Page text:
The past 22 years, but especially the past four months, have given the central government enough time to make an assessment, and the verdict, it seems, is in. Although 2047 is still a long way off, preparations for absorption cannot begin soon enough.
There are many facets and dimensions to this judgment, which, with hindsight, have been communicated at various levels and through speeches by different spokespersons in the apparatus overseeing Hong Kong affairs. Each appears to have been motivated by a need to convey China’s resounding rejection of foreign ideologies. Milton Friedman and his love of Hong Kong’s free market? No, thanks. Political development with the end-goal of universal suffrage? Not a chance. Liberalism and freedom of speech, association, and thought? The need for national security legislation trumps all of these Westernized notions.
It has obviously come to a head. Lam got to keep her job last week, but she also appears to have been given fresh marching orders. Xi said it in the way he called her to Shanghai for an unscheduled meeting, where he reminded her that stopping the protests was priority No. 1. Han said it in Beijing, where he told her that the judiciary had a role to play in restoring order. And Wang could not have made it clearer: Article 23 needed to be dusted off and national-security laws pushed through.
The changes launched by these instructions might not become evident immediately. There are still 27.5 years left on the Basic Law’s clock. But it seems highly likely that history will look back on this past week as the beginning of a new beginning for the city, the start of a re-engineering process in which One Country overtly takes precedence over Two Systems.
What it means
This is not to pass judgment. History will record whether such an approach to managing Hong Kong is in China’s best interests. It is only to acknowledge the significance of what happened this week during Lam’s meetings. The path forward for Hong Kong, it seems, is to: start shifting from the Washington Consensus to the Beijing Consensus in economic policymaking; institute national security legislation that would likely make the Fugitives Bill seem like an appetizer at a state banquet; and bring an end to the protests as soon as possible. The reward is GBA integration.
None of this should necessarily be pronounced draconian, although CNN almost certainly will, once realization starts to sink in of what these senior officials said. If what Beijing is doing to Hong Kong is going to be labeled draconian, reference should at least be made to alternatives playing out in Santiago and Baghdad.
The people of Hong Kong have every right to be upset that change may be coming to their lives that they didn’t seek. They can cry out that promises may have been broken. But they cannot say that Beijing doesn’t have the right to decide their futures. After 256 months of ambiguity, that right was forcefully declared this past week. What comes next will be the details.
What does any of this have to do with Hong Kong’s role in the Greater Bay Area? Everything, actually. Hong Kong’s role, henceforth, will be to serve, not to debate how best to lead. Although the central government is making it look like the GBA has been designed for Hong Kong’s benefit, it’s really the other way around. Order needs to be restored in Hong Kong so that promising tech companies will be less likely to pursue listings on Nasdaq. The city needs calm so that shows like Fintech Week can bring in global investors without concern for disruption. The judiciary needs to continue to be impartial in commercial cases, so that the GBA can offer robust solutions for international dispute settlements, but not in political ones, where sovereignty can be challenged.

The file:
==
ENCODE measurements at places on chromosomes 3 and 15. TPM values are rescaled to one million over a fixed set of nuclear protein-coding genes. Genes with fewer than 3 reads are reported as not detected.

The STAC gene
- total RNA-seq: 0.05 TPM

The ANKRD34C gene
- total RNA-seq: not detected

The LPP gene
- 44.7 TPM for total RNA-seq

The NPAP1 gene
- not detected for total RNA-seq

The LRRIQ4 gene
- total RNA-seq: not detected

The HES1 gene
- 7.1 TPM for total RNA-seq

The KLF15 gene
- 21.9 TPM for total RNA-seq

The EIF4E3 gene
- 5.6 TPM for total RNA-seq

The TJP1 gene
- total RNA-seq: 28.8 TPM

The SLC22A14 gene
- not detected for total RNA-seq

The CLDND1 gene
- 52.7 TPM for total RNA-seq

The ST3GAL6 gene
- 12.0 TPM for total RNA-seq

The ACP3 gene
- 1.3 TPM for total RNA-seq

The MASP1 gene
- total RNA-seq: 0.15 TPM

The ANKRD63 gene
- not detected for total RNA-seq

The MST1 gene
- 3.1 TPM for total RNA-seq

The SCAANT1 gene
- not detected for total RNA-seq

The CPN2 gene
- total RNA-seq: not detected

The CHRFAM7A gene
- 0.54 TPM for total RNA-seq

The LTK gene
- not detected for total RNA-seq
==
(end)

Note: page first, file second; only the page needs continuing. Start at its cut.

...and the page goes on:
Hong Kong is going to change, radically. The GBA will continue to climb the ranks of the world’s advanced economies, and Hong Kong will be sculpted into a more efficient, less unpredictable, supporting role in this endeavor. That much seems evident now.
What does this mean for those with an interest in Hong Kong and the GBA? First and foremost, it means that now is not the time to speculate about who is running the show. Lam might not be the most rousing of motivational speakers, but she is the one who will raise Hong Kong’s torch in the GBA for the next eight years, until her term is up. Everyone needs to ignore the gossip about her nemesis, Henry Tang, making a comeback, and get used to her. She will likely be less hesitant, and certainly less ambiguous, in her decision-making from now on, because she has been given, and has accepted, a clearer direction.
Second, it means that although Hong Kong is a great place to hang out, the future of business here lies across the border in the GBA. If Hong Kong’s role is to serve this region, investors based here need to stop tut-tutting about declining standards of English and start brushing up their Chinese so they can go exploring. Shenzhen, Guangzhou, Dongguan, Foshan, Huizhou, Zhaoqing, Zhongshan, Jiangmen and Zhuhai are collectively the world’s tenth-largest economy. They need to be seen to be appreciated.
And third, but not least, it means that where situations are encountered which require doing things differently from the way Western textbooks say they ought to be done, it will pay to keep an open mind. The old entitled swagger simply isn’t going to cut it here anymore.
Lament the end of Deng’s great experiment, by all means. But be clear about the challenges and opportunities to come.